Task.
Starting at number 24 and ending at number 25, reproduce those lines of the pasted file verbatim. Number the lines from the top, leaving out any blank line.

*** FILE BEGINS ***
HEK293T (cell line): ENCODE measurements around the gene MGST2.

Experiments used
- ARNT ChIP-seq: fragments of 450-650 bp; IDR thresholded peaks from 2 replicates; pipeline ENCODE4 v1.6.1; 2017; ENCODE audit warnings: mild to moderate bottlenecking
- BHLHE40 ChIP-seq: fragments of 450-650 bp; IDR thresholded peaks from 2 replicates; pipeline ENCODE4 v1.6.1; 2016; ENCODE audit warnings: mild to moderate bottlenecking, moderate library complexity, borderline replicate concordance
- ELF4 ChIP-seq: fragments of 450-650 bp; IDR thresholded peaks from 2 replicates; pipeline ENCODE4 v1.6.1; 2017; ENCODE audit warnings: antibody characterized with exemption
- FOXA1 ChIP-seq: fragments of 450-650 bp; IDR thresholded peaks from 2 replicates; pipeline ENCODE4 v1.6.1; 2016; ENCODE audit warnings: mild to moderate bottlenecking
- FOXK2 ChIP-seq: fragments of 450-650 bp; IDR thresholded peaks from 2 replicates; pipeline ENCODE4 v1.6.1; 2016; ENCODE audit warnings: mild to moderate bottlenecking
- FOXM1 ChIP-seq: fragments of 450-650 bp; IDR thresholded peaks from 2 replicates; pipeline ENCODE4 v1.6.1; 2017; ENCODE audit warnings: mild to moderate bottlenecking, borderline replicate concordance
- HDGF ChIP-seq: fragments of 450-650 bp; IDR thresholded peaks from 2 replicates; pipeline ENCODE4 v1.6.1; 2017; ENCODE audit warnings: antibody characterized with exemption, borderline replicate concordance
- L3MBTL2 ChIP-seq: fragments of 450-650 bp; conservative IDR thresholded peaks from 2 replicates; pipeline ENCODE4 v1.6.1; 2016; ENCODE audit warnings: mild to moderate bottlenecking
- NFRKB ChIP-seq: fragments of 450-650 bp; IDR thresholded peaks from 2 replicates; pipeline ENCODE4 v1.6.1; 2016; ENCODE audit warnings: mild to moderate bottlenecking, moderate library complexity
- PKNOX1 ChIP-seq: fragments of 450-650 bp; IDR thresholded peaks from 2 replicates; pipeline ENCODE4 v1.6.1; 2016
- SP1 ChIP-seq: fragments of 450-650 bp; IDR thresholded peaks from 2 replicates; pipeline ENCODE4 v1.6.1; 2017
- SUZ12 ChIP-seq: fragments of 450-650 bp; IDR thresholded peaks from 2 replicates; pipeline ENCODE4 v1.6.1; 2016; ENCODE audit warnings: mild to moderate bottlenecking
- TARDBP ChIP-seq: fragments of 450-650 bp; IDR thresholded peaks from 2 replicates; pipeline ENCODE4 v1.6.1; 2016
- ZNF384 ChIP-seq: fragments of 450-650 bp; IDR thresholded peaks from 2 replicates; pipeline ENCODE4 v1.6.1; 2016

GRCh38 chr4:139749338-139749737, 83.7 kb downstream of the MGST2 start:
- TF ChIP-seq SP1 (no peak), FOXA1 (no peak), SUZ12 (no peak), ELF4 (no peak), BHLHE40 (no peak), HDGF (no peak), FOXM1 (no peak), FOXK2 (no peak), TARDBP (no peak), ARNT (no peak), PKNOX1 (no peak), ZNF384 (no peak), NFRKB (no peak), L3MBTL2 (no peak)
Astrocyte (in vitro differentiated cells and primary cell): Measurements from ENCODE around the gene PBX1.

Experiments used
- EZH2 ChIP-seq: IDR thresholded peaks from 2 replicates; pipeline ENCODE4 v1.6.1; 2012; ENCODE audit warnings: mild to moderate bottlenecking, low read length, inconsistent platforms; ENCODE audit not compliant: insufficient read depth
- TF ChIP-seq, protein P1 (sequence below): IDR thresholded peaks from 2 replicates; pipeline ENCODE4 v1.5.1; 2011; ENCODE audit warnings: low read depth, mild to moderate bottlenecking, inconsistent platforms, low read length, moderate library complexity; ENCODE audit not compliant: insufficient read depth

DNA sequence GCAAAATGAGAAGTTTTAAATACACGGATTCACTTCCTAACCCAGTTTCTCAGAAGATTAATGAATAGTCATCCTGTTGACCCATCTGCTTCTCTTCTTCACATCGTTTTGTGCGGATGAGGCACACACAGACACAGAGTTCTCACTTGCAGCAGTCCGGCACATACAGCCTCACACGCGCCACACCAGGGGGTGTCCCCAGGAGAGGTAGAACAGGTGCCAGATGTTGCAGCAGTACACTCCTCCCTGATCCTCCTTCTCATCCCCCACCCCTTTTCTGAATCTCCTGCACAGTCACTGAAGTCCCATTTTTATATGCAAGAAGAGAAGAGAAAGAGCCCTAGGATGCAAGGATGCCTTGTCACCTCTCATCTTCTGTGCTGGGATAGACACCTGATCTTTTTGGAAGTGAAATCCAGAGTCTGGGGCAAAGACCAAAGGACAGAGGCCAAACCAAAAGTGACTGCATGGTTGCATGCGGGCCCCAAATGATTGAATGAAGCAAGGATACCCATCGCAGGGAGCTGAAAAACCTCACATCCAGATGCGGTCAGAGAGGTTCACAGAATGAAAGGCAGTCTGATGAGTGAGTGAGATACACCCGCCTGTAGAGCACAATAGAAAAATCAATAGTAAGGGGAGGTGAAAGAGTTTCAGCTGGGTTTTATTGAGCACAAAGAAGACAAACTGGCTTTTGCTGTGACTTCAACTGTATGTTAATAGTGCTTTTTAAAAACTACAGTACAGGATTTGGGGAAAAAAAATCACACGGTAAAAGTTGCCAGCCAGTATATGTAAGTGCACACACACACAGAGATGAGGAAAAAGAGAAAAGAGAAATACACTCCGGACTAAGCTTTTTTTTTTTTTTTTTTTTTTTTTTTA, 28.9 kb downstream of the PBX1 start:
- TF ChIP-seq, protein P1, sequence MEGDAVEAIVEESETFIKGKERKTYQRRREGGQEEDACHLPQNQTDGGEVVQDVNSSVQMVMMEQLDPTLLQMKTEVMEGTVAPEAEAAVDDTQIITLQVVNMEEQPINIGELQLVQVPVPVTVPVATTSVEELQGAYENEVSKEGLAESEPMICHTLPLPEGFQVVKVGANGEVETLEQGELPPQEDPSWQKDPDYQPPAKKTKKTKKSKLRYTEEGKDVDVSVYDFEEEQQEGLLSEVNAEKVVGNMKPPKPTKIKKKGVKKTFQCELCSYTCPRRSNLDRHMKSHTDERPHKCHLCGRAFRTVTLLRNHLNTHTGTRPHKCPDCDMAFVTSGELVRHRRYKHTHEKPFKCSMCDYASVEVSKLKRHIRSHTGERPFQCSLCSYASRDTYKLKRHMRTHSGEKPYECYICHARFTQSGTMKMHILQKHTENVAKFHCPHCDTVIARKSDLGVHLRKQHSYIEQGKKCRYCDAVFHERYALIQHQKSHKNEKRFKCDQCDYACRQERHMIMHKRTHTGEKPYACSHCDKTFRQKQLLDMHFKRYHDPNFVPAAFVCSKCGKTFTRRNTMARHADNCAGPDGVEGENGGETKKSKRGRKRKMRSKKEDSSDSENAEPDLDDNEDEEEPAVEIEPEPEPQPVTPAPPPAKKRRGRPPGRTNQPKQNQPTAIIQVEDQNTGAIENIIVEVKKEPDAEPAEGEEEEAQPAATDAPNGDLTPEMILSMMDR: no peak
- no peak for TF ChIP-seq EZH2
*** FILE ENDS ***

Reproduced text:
- TF ChIP-seq, protein P1, sequence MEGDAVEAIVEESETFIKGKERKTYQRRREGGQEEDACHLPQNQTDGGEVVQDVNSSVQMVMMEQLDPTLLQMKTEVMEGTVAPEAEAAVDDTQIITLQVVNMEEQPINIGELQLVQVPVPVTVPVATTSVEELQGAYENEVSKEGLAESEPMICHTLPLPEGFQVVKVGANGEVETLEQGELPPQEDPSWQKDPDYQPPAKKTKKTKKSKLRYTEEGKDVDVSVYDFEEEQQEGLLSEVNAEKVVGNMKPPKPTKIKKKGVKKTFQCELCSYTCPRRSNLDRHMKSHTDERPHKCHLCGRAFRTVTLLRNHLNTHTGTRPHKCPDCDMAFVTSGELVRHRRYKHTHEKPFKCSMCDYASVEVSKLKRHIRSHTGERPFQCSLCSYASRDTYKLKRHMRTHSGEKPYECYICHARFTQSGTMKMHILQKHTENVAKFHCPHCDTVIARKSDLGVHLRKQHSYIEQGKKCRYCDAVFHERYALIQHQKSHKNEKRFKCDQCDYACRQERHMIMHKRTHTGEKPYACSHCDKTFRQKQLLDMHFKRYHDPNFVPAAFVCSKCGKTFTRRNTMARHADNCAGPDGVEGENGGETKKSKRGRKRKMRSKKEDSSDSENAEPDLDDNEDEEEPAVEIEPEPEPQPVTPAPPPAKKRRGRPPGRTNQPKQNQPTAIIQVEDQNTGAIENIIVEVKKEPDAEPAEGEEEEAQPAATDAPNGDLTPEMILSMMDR: no peak
- no peak for TF ChIP-seq EZH2